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Neil Gaiman fights Todd McFarlane over Spawn characters

Two titans of the comics industry are locked in a mortal struggle in a Wisconsin courtroom. Hanging in the balance: control of a popular character and lucrative royalties.

The issue that introduced Medieval Spawn and Angela.
The issue that introduced Medieval Spawn and Angela.

The case pits Todd McFarlane--who was at one time the No. 1 artist in the business--against Neil Gaiman, a writer who has won numerous literary awards and was recently lambasted by the Star Tribune for having the temerity to charge for a speaking engagement at a local library (a fee he donated to charity).

Back in the early 1990s, McFarlane's hyper-detailed, anatomy-defying renderings of Spider-Man made him a fan favorite and the first of a new breed of rock star artists, a group that also included Rob Liefeld and Jim Lee. Recognizing their market value, the trio decided to break away from Marvel and start their own company, Image Comics.

McFarlane's contribution to the imprint was Spawn, a supernatural superhero who visually combined the best elements of Spider-Man and Batman--two books on which he had previously worked.

Within months of launching the book, McFarlane decided to bring in some other notable comic creators as guest writers on several issues. Gaiman, the creator of DC's popular Sandman, was tapped to write Issue #9.

Neil Gaiman claims Todd McFarlane ripped him off.
Neil Gaiman claims Todd McFarlane ripped him off.

Gaiman's story introduced a version of the titular character from the age of knights, called "Medieval Spawn," as well as"Angela," a scantily-clad woman who hunted Spawn.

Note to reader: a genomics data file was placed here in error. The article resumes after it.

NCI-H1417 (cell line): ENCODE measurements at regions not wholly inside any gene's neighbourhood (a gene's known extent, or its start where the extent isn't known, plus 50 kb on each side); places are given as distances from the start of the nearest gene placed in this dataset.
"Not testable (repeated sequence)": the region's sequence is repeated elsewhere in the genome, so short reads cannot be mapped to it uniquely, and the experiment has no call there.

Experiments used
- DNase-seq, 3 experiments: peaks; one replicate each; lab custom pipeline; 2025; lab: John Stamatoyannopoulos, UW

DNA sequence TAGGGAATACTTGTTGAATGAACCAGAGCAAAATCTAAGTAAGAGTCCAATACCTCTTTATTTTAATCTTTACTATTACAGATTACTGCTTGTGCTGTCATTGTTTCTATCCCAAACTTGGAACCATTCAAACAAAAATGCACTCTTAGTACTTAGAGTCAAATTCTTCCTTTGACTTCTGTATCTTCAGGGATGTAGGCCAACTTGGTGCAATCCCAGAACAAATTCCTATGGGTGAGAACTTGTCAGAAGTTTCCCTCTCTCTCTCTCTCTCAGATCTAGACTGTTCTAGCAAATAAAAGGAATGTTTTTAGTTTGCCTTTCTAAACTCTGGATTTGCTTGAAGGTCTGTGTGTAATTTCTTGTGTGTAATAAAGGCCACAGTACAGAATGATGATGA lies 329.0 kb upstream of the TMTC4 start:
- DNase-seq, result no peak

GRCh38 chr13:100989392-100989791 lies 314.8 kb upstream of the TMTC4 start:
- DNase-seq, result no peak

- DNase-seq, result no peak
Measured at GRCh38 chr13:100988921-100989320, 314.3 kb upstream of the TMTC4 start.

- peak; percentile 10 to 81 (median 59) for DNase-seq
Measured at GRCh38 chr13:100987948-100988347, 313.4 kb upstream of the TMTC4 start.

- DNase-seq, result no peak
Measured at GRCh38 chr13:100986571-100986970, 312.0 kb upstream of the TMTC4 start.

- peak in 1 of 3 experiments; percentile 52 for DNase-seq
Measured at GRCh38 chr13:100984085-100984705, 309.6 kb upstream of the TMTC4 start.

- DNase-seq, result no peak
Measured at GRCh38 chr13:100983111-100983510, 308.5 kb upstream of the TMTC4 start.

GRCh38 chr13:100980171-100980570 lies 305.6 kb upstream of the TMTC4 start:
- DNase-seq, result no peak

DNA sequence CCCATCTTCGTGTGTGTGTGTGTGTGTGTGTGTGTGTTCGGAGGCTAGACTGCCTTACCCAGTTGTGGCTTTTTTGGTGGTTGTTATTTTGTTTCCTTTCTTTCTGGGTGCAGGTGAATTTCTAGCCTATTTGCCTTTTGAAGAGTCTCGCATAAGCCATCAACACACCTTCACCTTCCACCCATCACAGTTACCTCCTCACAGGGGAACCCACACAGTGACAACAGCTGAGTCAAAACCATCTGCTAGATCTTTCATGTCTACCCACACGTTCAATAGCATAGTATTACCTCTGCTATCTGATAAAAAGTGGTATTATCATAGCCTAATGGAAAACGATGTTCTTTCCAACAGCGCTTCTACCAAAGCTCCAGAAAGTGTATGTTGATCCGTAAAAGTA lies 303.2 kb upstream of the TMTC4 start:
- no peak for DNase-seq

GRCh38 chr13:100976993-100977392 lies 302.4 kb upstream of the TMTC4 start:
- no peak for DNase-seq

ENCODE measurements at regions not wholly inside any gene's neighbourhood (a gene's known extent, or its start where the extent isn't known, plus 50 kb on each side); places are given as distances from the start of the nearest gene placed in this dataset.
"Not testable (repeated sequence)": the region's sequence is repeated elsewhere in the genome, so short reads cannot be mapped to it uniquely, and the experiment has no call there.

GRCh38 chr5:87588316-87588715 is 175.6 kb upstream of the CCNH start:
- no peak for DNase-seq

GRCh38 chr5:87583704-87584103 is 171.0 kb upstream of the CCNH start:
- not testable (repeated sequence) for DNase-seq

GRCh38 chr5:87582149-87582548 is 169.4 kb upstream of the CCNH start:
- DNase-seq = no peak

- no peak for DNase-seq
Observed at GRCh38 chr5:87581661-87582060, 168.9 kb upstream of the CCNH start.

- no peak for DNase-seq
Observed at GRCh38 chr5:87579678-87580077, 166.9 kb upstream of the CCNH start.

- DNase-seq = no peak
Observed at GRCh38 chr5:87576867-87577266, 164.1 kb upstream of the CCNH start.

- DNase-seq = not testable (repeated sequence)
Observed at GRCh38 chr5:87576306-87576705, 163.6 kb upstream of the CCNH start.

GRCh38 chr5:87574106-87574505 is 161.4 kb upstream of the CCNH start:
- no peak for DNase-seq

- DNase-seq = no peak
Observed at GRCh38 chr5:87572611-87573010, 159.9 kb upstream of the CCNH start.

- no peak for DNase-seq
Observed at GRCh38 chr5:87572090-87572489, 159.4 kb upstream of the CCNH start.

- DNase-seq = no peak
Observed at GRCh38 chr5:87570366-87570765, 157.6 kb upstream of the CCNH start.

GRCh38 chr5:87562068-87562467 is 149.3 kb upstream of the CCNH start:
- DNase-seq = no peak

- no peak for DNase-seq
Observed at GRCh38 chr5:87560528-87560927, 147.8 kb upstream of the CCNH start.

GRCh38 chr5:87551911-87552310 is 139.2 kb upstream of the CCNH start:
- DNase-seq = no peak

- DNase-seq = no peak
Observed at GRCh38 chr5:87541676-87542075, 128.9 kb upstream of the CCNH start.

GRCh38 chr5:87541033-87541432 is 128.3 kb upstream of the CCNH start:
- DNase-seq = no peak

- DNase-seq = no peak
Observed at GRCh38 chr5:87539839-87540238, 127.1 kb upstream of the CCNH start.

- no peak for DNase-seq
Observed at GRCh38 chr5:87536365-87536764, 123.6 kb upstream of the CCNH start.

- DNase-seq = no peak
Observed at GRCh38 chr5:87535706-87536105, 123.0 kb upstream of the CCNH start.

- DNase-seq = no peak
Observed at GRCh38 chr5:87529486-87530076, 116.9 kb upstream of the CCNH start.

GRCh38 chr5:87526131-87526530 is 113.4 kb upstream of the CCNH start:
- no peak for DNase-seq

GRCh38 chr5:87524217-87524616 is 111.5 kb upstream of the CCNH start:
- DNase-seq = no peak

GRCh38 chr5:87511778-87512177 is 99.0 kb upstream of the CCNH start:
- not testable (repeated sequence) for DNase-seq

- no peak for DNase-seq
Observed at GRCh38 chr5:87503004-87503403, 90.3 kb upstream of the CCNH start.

These turned out to be great ideas and important contributions to the Spawn mythos.

There was just one problem: McFarlane didn't own them.

Image had proudly been founded on the principle of creators' rights rather than the work-for-hire system at Marvel. That meant Gaiman retained ownership of his creations and would be due royalties any time the popular characters were used in the Spawn comic or McFarlane's lucrative line of toys.

McFarlane seems to have arrived at an easy solution: He simply recreated the characters as "Dark Ages Spawn" and "Tiffany."

But as Gaiman pointed out in today's hearing, the Dark Ages doppleganger doesn't even make sense within the confines of McFarlane's own mythology, which states there can be only one Spawn every 400 years--meaning Medieval Spawn was it for the Middle Ages.

McFarlane later testified that he often has to bend the rules of the comic to suit the needs of "fans and the marketing."

Still, the differences between the Medieval and Dark Ages Spawn are far less pronounced than their similarities.

"It looks like the same kind of thing," Gaiman testified. "It's a knight in armor-y kind of Spawn."

Don't take his word for it; check out this side-by-side comparison:

Left to right: Dark Ages Spawn and Medieval Spawn.
Left to right: Dark Ages Spawn and Medieval Spawn.

 

Gaiman and McFarlane are also litigating over the rights to Miracleman , a mature comic

Neil Gaiman was working on Miracleman when it was cancelled, leaving his story in limbo
Neil Gaiman was working on Miracleman when it was cancelled, leaving his story in limbo

that in some ways surpasses Watchmen as a deconstruction of the superhero mythos. Unfortunately, the Eclipse series remains out of print due to the ongoing dispute over copyright.

Gaiman previously offered to trade McFarlane the rights to Angela in exchange for his share of the Miracleman copyright, but McFarlane resisted, which led to this week's showdown in court.

McFarlane was also sued by legendary St. Louis Blues hockey goon Tony Twist after using his name for a mob boss in Spawn. The jury awarded Twist $24.5 million in damages, but the case was later settled for $5 million.

That's $2 million more than McFarlane paid for Mark McGuire's 70th homerun ball.


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